“If all the world hated you and believed you wicked, while your own conscience approved you, and absolved you from guilt, you would not be without friends.”– Charlotte Brontë in Jane Eyre
I think at the very epicentre of self-acceptance is self forgiveness. None of us are saints, we all have done something we are not proud of. Being petty, vicious, and even cruel is a part of every story. Every saint has the sinner in him as surely as there’s some good to even the evilest person on the planet. We are all shades of grey. Recognizing this is an important step in self-acceptance. You see, your ‘self’ isn’t just all the aspects of you that you like and embrace. It also comprises all those parts that you shun, hate, regret, or are embarrassed about. For true self-acceptance, you need to accept the good and bad.
But what about the things you’ve done that feel you can never forgive yourself for? What if your doings caused other people deep distress? What if in the world’s eye, you are a sinner? How can you absolve yourself then? I’ve thought about this a lot at different times in my life. I do think that the ‘lighter’ your doings, the easier it is for you to practice self-forgiveness. The bigger the sins in your eyes, the harder it is to put your memories behind you and accept yourself as a lovable person. The deeper the hurt I cause another person, the deeper the wound it cuts within me. How do you get yourself to the position where you can absolve yourself? Here’s the process I’d recommend:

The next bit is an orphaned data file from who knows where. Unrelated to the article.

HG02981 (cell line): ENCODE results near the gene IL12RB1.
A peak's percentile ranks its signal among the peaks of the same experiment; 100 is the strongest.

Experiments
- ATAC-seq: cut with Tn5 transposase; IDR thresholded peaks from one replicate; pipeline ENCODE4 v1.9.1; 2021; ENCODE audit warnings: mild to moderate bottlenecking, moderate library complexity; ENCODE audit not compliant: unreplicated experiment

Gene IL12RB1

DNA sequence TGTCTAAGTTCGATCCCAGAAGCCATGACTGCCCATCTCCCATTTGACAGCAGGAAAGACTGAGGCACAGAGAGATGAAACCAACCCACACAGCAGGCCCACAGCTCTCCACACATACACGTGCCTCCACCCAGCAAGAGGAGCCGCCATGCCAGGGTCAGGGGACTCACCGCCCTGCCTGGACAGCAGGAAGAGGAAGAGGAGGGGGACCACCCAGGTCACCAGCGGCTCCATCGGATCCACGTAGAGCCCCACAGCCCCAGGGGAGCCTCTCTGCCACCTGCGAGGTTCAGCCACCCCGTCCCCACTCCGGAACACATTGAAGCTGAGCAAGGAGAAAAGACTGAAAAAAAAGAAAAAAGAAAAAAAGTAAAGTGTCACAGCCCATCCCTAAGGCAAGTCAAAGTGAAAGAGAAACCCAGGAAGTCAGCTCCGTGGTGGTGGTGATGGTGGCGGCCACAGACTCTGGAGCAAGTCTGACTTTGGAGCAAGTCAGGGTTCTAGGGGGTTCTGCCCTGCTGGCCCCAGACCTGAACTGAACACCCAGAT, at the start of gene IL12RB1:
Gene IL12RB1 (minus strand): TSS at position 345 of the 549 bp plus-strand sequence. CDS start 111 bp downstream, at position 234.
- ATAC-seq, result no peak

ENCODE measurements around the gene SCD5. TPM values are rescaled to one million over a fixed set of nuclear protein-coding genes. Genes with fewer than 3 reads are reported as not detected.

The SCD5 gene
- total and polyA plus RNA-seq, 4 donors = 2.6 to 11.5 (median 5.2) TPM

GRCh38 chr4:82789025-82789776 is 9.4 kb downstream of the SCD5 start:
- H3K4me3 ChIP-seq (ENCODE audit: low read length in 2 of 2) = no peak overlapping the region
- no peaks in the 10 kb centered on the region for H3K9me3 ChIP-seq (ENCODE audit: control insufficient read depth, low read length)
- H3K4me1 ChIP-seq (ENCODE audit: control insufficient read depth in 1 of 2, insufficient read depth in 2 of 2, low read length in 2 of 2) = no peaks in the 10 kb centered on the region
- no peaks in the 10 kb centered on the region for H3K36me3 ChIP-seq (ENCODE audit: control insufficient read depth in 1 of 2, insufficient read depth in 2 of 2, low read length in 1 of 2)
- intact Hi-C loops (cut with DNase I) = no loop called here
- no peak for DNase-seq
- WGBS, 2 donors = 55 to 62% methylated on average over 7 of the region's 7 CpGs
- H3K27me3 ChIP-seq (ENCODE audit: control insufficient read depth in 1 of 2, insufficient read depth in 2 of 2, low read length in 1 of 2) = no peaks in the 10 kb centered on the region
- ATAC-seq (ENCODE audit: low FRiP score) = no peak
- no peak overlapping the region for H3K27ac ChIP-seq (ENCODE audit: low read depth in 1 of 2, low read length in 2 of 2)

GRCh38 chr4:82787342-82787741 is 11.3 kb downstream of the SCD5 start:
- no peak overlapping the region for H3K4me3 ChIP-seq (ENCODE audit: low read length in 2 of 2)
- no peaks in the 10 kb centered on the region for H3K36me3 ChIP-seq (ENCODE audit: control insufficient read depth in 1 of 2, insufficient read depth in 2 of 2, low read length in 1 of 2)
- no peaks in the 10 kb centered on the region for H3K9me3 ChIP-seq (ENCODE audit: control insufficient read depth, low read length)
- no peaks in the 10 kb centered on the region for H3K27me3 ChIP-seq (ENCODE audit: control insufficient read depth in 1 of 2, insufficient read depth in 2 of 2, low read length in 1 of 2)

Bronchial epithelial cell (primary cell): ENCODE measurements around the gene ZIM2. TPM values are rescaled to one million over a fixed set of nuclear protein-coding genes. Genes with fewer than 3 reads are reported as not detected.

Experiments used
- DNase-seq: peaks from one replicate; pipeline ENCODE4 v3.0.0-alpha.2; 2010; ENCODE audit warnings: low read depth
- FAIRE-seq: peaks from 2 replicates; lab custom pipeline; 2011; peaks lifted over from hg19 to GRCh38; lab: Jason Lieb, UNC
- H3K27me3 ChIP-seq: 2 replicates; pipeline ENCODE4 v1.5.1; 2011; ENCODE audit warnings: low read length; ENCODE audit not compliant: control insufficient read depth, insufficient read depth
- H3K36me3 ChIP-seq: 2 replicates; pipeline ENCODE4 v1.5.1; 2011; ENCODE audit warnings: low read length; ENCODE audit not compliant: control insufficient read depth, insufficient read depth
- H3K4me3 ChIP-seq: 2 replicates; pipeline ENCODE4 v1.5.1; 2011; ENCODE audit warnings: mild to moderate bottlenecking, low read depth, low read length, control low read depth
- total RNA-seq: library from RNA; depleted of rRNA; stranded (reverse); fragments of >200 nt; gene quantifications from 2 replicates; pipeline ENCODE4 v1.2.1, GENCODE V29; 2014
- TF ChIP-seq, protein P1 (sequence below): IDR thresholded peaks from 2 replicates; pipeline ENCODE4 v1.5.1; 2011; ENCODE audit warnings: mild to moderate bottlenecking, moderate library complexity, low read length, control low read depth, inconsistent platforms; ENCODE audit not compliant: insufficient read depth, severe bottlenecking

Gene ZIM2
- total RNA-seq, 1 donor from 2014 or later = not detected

Accept the truth
Isn’t it funny how ‘acceptance’ is the first step in resolving basically anything? You can’t hope to do much if you don’t make peace with whatever it is that you’re having difficulty forgiving yourself for. A lot of times, we tend to go into circular thinking when considering past events where we think we acted poorly. ‘I shouldn’t have said that. But I said that only because that person said this…’. Acknowledge the part of others in whatever happened, but accept your part too and stay with that. Let whatever others did fade to the background. If you regret doing or saying something, stay with that regret. Don’t push any of those emotions away. Stay with them and let it all sink in. If you think others hate you for what you did, let that sink in too. Remain with the truth of it all.
If you are the guilty party, whether or not the were others guilty too, seek forgiveness. Sometimes you aren’t in a position to speak or approach someone directly. They might have passed on, they might not be in speaking terms with you, or the event might have happened a long time ago. Sometimes you might have to ask forgiveness of your own past self. Let’s say that you were assaulted as a child and are super guilty that you yielded to coercion. In that scenario, write a letter to your child self saying that you understand that he was a mere child and did the best he could in the situation. If you are angry that you hurt someone years ago, write a letter to them telling them how sorry you are, and seek their forgiveness. You needn’t actually send the letter – just write it.
Make your ‘list of good deeds’